President Ojakian, Mayor Stewart Unveil Historic Marker
In 1849, New Britain was selected to host the Connecticut State Normal School, now CCSU, because of residents’ overwhelming support for the school
Mayor Erin Stewart today joined Connecticut State Colleges and Universities (CSCU) President Mark Ojakian, Central Connecticut State University (CCSU) President Zulma Toro, students, musicians, and community leaders to unveil a historic walking tour marker celebrating New Britain as the birthplace of public higher education in Connecticut. In 1849, New Britain was selected to host the Connecticut State Normal School, now CCSU, because of residents’ overwhelming support for the school; it was the state’s first coeducational college, either public or private.
“Today we mark the 170th anniversary of the founding of the Connecticut State Normal School – the oldest public institution of higher learning in Connecticut – and by extension the Connecticut State Colleges and Universities system,” said President Ojakian. “Much has changed over the past 170 years, but many of the principles upon which this institution were founded – equity, opportunity, and access – continue to drive our mission to this day. The marker we unveil today is recognition of the many years of history shared between the city of New Britain and our state’s system of public higher education.”
The monument specifically pays tribute to Ebenezer Bassett, the first African American individual to graduate from a public college in Connecticut and the first African-American to serve as a United States ambassador.
“There is great diversity in New Britain and the retelling of Mr. Bassett’s story provides an opportunity to share his ideals with a wider audience. Mr. Bassett devoted his life to spreading a love of learning and rose above significant challenges in order to reach his goals,” said Mayor Stewart. “We are proud as a City to add this marker signifying the location of the State Normal School to our downtown and historic walking tour, so that his story can never be forgotten by future generations.”
“New Britain’s Normal school set precedents that still distinguish our state universities,” said President Toro. “It elevated the nation’s standards of teacher preparation, and, from its inception, broke barriers to education. It was the state’s first coeducational college, and it was the first in the state to welcome and educate a student of color, Mr. Ebenezer Bassett, who graduated from the Normal School in 1853.”
“The marker we are unveiling today represents much more than the former location of a building: it also celebrates the people of New Britain who funded and supported the construction of a Normal School; the educators at the Normal School who made education equity a priority; and the thriving partnership, past and present, between the City of New Britain and Central Connecticut State University,” President Toro concluded.
“Sometimes our life’s journey takes us places we have no idea how those places will impact our future,” said Elizabeth Nkonoki-Ward, chair of the State Normal School Historical Marker Unveiling Committee. “Examples from my life, have been Central Junior High School, (where the State Normal School was located) where I entertained, as a New Britain High School student; Central Connecticut State University, where I taught, knowing nothing of the connection, between CJH and CCSU, at the time; being asked to Chair the State Normal School/Ebenezer D. Bassett Historical Marker Unveiling Subcommittee and having the opportunity, as a former Western Connecticut State University Music Department graduate, to invite musicians from the first, public Connecticut State University, Central Connecticut State University Music Department to perform for this, our special day of recognition for the Connecticut State Colleges and Universities. I am grateful and humbled. Many thanks to Mayor Erin Stewart, President Ojakian, President Toro, and all who made this program, possible.”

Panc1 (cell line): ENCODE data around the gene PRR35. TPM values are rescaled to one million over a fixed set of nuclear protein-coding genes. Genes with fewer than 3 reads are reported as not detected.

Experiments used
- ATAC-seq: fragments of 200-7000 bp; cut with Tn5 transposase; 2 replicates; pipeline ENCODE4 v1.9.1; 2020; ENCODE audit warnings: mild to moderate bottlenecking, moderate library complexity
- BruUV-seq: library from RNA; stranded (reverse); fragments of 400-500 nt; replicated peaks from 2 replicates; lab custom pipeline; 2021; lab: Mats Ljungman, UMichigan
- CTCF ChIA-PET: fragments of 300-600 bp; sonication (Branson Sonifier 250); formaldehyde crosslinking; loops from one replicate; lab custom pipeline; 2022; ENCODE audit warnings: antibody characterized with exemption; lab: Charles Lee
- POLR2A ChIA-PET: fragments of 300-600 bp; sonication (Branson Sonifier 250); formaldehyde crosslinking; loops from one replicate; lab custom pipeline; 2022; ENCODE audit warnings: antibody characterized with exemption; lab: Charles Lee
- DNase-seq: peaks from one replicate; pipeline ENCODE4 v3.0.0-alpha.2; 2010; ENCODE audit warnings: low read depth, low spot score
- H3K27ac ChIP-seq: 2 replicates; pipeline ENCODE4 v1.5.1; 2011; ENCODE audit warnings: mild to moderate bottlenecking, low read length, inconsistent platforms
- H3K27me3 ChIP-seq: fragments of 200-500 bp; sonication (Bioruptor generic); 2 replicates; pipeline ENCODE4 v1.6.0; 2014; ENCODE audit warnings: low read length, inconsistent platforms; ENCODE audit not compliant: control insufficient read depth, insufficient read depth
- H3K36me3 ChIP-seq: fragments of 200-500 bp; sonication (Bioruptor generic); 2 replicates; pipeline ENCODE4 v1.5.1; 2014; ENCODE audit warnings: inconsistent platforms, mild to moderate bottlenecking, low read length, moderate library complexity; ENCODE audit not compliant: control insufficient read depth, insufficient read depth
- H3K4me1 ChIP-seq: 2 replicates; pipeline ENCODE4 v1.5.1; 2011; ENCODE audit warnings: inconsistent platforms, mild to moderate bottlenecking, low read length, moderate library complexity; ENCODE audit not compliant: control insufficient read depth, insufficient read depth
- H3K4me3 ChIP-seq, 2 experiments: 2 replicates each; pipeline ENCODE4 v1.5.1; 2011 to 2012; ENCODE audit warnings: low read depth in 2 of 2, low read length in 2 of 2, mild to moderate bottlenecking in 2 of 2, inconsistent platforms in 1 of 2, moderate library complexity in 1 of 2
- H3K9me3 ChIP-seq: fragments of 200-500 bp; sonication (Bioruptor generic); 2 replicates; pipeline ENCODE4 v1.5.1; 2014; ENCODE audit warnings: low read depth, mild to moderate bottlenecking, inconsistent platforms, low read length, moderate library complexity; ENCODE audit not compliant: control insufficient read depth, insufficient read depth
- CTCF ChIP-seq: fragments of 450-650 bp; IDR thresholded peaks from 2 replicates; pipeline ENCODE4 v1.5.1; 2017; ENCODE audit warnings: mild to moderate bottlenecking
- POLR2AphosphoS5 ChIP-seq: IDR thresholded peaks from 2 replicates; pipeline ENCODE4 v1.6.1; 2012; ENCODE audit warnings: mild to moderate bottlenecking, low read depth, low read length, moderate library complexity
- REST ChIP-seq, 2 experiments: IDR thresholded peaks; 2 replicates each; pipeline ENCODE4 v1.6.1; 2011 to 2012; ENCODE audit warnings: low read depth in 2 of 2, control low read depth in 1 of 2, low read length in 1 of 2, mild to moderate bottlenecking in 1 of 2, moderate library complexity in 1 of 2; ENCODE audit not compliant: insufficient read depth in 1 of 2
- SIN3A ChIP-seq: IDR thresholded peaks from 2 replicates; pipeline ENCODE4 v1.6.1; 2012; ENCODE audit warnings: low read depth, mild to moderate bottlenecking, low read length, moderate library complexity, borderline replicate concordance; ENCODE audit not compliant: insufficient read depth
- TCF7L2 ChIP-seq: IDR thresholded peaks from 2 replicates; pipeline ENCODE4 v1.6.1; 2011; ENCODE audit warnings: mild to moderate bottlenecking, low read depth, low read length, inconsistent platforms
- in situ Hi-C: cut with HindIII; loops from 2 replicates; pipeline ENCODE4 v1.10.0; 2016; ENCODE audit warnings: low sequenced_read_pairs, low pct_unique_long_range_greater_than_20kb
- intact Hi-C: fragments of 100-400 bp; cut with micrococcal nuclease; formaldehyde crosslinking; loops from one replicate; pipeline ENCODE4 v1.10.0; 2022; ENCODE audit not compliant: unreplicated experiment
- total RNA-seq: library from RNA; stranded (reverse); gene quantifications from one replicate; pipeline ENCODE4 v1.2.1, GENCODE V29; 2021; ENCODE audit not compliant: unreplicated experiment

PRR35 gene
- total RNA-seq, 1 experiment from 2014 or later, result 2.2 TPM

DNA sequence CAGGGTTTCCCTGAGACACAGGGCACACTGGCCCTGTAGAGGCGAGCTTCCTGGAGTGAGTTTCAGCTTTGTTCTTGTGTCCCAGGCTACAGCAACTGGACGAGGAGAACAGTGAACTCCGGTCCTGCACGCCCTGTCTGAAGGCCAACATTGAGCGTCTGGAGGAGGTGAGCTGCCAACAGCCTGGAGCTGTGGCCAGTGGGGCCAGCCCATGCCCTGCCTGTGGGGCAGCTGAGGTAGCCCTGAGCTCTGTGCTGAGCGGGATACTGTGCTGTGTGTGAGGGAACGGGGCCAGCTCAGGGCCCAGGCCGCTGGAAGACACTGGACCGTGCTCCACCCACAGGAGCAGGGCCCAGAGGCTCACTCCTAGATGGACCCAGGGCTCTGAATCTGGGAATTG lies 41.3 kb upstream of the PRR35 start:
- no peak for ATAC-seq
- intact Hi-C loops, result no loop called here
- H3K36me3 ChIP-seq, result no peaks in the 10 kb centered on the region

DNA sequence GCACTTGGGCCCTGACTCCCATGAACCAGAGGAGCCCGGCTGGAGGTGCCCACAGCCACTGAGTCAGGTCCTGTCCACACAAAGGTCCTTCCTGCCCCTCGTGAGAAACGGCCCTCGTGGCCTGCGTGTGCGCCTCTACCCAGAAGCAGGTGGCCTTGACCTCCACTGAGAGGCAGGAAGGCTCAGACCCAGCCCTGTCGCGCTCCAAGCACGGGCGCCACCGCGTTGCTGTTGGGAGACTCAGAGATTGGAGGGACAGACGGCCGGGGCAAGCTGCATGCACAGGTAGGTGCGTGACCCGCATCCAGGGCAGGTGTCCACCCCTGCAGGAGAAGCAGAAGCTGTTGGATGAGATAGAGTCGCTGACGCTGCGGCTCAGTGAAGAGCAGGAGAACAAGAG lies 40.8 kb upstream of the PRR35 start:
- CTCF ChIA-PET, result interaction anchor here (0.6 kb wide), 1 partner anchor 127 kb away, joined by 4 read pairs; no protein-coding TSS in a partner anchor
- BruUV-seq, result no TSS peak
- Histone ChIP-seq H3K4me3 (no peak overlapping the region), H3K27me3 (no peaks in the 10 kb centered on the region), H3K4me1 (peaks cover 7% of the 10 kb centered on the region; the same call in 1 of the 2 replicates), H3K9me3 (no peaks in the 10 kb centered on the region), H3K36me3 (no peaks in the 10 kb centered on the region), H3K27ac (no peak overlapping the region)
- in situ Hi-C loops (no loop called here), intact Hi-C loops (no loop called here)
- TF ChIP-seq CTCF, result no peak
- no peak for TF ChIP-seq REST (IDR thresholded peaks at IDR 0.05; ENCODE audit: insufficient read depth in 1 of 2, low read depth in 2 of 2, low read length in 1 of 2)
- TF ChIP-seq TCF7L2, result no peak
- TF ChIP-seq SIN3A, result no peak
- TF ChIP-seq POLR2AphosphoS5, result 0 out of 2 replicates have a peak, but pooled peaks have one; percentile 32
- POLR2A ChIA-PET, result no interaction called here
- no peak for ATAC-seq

The full text of the marker is as follows:
New Britain: Birthplace of Public Higher Education in Connecticut
State Normal School, 1849
Diversity and Inclusion in Connecticut’s First Public College
Connecticut’s first public institution of higher education, the State Normal School, was founded at this site in 1849. Several towns competed to host the school, and New Britain was selected because of its strong show of public support and funding from local residents.
The Normal School was a teacher-training institutive, whose principal, Henry Barnard, developed an innovated program of study that became the basis for modern teacher education. Barnard later served as the first U.S. Commissioner of Education.
The New Britain Normal School was the state’s first coeducational college (public or private), and supported diversity in the student population. Mr. Ebenezer Bassett, who enrolled here in 1852, was the first African American to attend and graduate from a Connecticut public college. Mr. Bassett taught for several years in prestigious schools, and in 1869, was appointed as a United States minister resident (ambassador), the first African American to hold this title.
The Normal School moved to Hillside Place in 1883 and to its current location on Stanley Street in 1922, where in 1933 it was renamed Teacher’s College of Connecticut. In 1959, the school name was changed to Central Connecticut State College, and modified in 1983 to its present name, Central Connecticut State University.
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